According to research, 30% of sponsored parents who came to Canada went on welfare after the 10-year sponsorship undertaking. “That’s not in keeping with the spirit of the program. That’s an abuse of our generosity. If people want the privilege of sponsoring their parents, they must assume the responsibility for taking care of them. We’ve changed some of the rules to make sure that the families who do sponsor parents really do have the stable financial means to take care of them and contribute through their taxes and to the healthcare and other benefits that their parents will receive,” said Minister Kenney.

It costs taxpayers $400,000 to provide health benefits to a couple of retired seniors who come at age 65. Add welfare and low-income housing to this and the cost could be staggering. “That’s just not a fair burden to impose on taxpayers especially given that the reason we have immigration to Canada is to help us deal with the aging of our own population.

“We’re changing the program to make sure that  it is sustainable and affordable. But like in any place in the world there are practical limits to our generosity,” said Minister Kenney.

What happens now?

“If I reopen that program without a limit on the number of applications, you know what would happen. We would receive, I estimate, over 200,000 applications and then we’d end up with backlogs again, over a quarter of a million with 15-year wait times. That might be politically popular in the short term but it would be very irresponsible in the long term,” said Minister Kenney.

“So after the first 5,000 completed applications are received when the program re-opens in 2014, we will notify people that the quota is reached and will return applications [in excess of the quota].

“Then we’ll invite those people to apply the next year and the good news is this—as we get that backlog down, we’ll be able to gradually increase the number of new applications that we receive.”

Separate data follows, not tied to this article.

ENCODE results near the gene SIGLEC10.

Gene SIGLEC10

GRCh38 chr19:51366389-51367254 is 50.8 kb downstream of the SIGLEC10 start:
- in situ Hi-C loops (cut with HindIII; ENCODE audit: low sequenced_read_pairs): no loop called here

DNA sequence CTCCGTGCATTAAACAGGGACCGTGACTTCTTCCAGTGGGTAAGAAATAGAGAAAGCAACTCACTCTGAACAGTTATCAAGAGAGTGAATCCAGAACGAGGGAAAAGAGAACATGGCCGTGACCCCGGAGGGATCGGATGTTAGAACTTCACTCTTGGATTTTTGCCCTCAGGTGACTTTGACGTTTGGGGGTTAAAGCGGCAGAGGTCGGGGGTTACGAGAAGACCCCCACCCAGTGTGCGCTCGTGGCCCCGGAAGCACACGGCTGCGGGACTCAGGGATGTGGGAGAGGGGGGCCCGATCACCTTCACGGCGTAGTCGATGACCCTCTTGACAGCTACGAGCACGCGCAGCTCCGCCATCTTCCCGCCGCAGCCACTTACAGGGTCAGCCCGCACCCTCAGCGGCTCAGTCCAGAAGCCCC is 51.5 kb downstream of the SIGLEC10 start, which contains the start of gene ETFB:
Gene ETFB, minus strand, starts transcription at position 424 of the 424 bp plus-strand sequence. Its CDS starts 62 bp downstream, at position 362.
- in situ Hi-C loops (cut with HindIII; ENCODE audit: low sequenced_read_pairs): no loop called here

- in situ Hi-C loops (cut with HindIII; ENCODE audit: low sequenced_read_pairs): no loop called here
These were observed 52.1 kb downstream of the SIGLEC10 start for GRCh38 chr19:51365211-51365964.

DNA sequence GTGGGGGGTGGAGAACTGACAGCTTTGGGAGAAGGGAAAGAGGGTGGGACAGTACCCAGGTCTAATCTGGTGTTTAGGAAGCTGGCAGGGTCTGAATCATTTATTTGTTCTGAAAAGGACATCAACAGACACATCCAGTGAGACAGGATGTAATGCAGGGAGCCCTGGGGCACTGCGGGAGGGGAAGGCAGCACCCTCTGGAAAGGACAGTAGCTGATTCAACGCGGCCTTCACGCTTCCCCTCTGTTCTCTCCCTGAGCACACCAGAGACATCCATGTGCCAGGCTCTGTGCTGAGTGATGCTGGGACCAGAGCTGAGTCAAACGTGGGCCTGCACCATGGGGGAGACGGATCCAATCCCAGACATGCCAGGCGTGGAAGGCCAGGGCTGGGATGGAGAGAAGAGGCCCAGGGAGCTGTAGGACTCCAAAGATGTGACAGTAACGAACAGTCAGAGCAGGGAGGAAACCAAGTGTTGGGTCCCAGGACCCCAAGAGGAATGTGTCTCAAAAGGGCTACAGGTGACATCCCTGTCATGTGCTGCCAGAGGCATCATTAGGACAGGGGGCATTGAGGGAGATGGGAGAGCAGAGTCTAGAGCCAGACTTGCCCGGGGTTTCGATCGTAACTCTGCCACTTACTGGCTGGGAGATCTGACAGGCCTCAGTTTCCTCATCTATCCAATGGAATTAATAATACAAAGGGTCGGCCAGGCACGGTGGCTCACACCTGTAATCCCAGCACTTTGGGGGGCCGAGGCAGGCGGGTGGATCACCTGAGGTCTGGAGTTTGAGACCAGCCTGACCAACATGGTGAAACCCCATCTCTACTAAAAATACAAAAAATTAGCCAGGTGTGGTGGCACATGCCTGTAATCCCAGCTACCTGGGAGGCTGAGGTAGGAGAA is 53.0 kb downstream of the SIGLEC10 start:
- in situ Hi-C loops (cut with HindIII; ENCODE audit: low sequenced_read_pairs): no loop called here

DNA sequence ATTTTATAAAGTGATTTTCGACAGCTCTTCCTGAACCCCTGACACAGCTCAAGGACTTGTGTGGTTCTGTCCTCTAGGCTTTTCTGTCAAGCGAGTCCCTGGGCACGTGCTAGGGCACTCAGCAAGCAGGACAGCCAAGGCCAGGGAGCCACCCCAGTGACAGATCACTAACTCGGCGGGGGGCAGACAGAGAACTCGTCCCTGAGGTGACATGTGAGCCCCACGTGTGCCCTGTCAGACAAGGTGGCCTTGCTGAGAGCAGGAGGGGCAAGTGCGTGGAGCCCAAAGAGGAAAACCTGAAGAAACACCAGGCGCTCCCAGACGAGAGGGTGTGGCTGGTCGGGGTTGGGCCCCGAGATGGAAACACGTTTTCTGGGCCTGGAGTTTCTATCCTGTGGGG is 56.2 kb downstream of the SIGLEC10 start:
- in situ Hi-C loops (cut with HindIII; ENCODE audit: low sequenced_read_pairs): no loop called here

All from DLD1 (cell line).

Minister Kenney also announced that the super visa, launched in December 2011, has also become a permanent feature in Canadian Immigration. To date, about 16,000 super visas were issued. “The approval rate has been 86%. It’s actually 99% for those who meet the necessary income threshold and in most countries, the processing times for the super visa are less than 2 months. So if people don’t get their applications in time for their parents, they can always use the super visa as an alternative, which is in fact more flexible,” he said.

Striking the right balance

Minister Kenney, who probably has the toughest job in government says, “Everyone we deal with is a human being, they all have their own aspirations and dreams and frankly, many of them want to bring as many of their families as possible. But as generous as Canada is, there are practical limits as to who we can accept and to how many we could accept.”

He enthuses, “You’ve got to protect Canada, you’ve got to make sure our economy grows, you want to make sure that the newcomers we welcome are younger and talented and will contribute, but you also want to be humanitarian and compassionate at the same time. There’s no easy answers to having a balance but I guess I am just looking at each case and each policy on its own merits and you try to, frankly, pray for wisdom to know how to hit that balance. Not everyone will agree with the way we do it. But I want them to understand that most Canadians are very welcoming , they just don’t want to see their generosity abused. So I think what we’re trying to say is we are open to those who really want to build and will contribute, but we are not open for those who want to abuse our generosity or break our rules.”